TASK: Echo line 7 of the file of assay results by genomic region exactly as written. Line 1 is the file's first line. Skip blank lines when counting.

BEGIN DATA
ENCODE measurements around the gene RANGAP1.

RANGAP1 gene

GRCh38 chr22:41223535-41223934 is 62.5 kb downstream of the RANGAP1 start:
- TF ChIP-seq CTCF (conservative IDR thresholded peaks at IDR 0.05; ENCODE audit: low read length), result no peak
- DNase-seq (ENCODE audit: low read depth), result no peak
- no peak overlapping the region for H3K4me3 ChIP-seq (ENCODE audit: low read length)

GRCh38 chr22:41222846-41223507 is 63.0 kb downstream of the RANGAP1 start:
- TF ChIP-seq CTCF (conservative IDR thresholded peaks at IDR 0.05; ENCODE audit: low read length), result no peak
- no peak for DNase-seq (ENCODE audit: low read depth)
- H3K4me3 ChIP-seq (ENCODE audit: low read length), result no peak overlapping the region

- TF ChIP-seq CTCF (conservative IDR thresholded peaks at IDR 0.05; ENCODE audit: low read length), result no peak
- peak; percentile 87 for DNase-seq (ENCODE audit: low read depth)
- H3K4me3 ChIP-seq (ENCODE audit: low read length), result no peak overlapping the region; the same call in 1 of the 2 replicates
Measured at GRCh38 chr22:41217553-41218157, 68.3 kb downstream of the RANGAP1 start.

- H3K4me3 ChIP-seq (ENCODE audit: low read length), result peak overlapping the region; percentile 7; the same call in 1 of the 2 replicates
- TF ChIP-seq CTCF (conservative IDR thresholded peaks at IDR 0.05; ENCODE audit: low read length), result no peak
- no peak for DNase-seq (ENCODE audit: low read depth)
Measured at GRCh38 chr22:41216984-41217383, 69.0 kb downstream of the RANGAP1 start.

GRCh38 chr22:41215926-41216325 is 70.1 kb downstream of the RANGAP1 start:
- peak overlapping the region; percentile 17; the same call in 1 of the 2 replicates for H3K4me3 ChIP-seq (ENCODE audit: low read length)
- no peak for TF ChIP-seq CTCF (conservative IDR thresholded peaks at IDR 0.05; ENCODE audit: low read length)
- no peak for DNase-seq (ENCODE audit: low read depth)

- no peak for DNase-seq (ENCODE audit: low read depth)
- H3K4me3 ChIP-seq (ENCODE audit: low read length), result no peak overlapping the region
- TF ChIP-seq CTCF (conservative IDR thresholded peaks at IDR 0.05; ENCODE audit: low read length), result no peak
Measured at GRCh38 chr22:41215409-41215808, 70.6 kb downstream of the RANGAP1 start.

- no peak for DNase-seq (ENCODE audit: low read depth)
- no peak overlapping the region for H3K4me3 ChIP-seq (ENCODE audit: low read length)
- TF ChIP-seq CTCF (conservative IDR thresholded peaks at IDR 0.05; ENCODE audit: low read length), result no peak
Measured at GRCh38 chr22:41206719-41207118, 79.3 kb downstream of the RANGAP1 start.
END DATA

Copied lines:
GRCh38 chr22:41222846-41223507 is 63.0 kb downstream of the RANGAP1 start: